Note that you do not even need an external webserver to recover the IP and user agent viewer string from any person visiting your parcel: a simple and single script can do it. I personally do it (for the viewer user agent part) to encourage people still using v1.23.5 of Snowglobe viewers to migrate to v1/SG based TPVs, but I also made it so that the IM sent to them explains how they can evade such detection scripts.

  • Σλπα Says:
  • Σλπα Says:

    CDS does NOT store or even rely on IPs for alt matching as IPs are just horribly unreliable. You would end up banning whole companies, families, houses, villages, universites. Redzone does though and even advertizes it.

  • Consumer Says:

    I have a question. There is a another system called Redzone, I have a friend with a shop who uses it. When I told him that all I need do is disable media and it wont detect me, he told me this is untrue. he asked the creator of redzone and he said, if that was how the system worked it would be useless. They swear redzone does not work from media. So I turned mine off and went back to my friends shop he said it still detected me and listed my alts, how can this be? Is it only the cds system that works via media?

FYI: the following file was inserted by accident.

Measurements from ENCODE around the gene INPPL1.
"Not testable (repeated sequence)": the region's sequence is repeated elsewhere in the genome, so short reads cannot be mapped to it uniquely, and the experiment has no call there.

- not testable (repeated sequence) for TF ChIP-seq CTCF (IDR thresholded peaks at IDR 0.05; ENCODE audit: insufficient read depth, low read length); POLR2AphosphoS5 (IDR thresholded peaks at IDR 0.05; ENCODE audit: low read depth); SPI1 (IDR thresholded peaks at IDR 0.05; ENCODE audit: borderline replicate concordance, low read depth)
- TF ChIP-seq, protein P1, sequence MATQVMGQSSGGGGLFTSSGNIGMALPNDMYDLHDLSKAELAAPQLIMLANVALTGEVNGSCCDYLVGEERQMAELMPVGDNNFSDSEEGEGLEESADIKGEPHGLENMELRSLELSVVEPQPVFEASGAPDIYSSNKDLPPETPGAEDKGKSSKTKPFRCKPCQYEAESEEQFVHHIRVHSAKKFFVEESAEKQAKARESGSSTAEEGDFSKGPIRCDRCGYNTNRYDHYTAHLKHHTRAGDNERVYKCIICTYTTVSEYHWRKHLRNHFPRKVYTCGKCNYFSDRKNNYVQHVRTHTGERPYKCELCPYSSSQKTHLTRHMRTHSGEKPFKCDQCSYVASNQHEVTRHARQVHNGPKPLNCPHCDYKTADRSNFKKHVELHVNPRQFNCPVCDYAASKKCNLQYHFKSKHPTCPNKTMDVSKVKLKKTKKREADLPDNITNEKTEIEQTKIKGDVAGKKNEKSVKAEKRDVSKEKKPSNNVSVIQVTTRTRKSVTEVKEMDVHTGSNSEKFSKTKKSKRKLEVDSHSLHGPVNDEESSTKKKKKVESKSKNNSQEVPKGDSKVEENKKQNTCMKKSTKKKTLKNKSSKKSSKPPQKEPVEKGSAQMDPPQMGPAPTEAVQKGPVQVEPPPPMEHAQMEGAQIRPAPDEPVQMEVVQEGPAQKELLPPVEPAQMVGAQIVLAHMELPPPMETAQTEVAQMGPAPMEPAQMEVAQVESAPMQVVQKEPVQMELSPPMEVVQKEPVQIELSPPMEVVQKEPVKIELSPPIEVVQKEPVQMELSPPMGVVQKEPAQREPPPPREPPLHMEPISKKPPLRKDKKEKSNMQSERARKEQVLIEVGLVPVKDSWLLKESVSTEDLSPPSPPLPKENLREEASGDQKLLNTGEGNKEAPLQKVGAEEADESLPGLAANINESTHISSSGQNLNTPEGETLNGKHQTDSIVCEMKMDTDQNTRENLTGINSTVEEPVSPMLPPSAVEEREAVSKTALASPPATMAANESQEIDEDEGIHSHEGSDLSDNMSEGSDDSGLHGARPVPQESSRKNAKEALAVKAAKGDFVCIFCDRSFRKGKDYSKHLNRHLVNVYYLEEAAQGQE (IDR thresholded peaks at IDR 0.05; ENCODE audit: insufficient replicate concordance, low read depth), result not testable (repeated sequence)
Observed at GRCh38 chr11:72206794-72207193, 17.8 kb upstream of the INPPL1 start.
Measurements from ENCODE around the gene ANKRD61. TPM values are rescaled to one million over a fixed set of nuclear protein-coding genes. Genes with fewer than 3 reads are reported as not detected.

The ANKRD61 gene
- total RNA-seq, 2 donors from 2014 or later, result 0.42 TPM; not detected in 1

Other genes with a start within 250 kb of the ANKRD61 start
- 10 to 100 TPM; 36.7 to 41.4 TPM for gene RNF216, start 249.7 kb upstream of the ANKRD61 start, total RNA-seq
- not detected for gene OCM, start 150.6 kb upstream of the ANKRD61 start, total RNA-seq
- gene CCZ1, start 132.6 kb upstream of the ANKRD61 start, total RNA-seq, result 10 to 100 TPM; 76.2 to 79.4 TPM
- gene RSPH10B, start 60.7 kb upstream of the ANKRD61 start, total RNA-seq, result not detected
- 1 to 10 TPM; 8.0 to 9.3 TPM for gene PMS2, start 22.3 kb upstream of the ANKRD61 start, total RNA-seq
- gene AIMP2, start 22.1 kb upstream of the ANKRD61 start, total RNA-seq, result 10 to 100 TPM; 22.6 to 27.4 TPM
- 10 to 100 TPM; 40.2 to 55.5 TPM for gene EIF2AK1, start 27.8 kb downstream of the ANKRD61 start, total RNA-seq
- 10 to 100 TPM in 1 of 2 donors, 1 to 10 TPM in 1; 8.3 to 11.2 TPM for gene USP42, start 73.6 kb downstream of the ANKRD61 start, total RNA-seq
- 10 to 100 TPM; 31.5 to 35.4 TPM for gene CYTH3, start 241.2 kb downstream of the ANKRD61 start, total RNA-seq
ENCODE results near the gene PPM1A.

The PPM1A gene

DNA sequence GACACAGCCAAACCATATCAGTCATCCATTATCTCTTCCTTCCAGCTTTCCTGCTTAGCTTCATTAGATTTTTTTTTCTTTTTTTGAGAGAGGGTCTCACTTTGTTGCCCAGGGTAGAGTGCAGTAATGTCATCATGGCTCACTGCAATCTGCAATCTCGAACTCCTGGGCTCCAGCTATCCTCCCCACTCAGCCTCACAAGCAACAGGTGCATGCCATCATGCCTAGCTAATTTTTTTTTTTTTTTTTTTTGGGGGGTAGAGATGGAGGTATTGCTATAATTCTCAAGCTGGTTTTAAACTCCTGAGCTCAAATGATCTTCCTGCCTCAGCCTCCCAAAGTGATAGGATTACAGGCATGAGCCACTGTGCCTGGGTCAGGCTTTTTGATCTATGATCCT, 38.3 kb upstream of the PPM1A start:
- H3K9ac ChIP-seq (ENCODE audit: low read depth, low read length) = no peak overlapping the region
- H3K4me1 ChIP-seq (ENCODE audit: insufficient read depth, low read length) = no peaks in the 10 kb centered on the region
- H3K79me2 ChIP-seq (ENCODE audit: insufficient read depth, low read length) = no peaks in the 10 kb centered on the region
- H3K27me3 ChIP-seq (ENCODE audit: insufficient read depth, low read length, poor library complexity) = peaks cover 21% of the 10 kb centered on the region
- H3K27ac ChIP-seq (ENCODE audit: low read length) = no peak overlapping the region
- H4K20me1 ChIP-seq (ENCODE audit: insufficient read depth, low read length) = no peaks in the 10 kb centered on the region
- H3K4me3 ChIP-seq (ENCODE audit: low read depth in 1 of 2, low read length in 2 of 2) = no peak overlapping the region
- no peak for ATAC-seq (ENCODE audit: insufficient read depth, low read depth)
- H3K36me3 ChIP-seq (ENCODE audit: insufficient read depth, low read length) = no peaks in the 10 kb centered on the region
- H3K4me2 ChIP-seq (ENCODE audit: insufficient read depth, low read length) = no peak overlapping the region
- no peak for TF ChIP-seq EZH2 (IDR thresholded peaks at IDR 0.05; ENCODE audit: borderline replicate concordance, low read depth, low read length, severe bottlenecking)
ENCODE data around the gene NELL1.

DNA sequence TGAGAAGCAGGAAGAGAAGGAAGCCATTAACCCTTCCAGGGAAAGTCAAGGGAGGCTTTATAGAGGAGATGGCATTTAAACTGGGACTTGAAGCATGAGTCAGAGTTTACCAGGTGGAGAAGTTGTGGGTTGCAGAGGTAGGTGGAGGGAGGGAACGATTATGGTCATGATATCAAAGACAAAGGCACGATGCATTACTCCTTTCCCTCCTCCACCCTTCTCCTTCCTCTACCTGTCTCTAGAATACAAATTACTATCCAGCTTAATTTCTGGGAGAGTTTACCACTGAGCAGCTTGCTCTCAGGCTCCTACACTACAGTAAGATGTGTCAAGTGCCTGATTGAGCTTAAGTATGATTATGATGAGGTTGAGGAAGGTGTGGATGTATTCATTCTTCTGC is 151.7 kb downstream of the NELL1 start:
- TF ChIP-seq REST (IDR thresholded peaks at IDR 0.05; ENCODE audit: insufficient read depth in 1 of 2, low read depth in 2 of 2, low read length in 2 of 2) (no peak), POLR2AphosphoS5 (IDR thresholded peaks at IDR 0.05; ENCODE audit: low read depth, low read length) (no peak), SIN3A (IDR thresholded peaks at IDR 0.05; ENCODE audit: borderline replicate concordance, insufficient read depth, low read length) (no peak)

• Henri Beauchamp Says:

    @Consumer

    Other systems may also use the streaming music (since it makes your computer to connect to a streaming sever where your IP and user agent is is logged), so to avoid being detected you should disable this as well.

  • Claro Laval Says:

    An other question ti Henri and/or jjacek: How ’bout that “http Get Textures”? Does this tell anything to such a system?

  • Henri Beauchamp Says:

    @Claro

    Not in SL, since the textures are stored on Amazon S3′s servers.

  • Consumer Says:

    hi again, my friend and I have been testing redzone and it still scans and picks up all data with all media, streaming music, even voice disabled. Is there any way to stop this thing scaning me, I really don’t like the idea of it and it concerns me where it’s getting it’s infomation from. How does this system work?

  • Claro Laval Says:

    And of course CDS or ReZone do not have acces to these Amazon servers, right? Or do they? Thanks you Henry!

  • Consumer & Store owner Says:

    I have one of these in my store , my partner had purchased .I have come across
    having to decide whether or not his list of alts is really him , and a bit blown away by the results of his alts . How much should i believe in this ?

  • Doctor Blauvelt Says:

    Redzone collects IP addresses and correlates those with avatar names. I have been the victim of it, as it decided some pple in the same office were my alts. And since someone had it in for me (reasons related to ‘personal’ SL relationships aka SL divorce etc.), a few people got accused of being me.

    Unfortunately, some SL residents relying on that information are not sufficiently technical to understand the underlying principle, and ‘swear’ that all those residents are my alt, cuz Redzone tells them so.

    I have given up. I list the alts I have in my profile now (use them for a variety of reasons such as property groups & testing), and shrug at anybody being stupid enough to believe Redzone.

    Doc

  • umba assa Says:

    nice to see this little way of protection against copybotter is going killed by this post.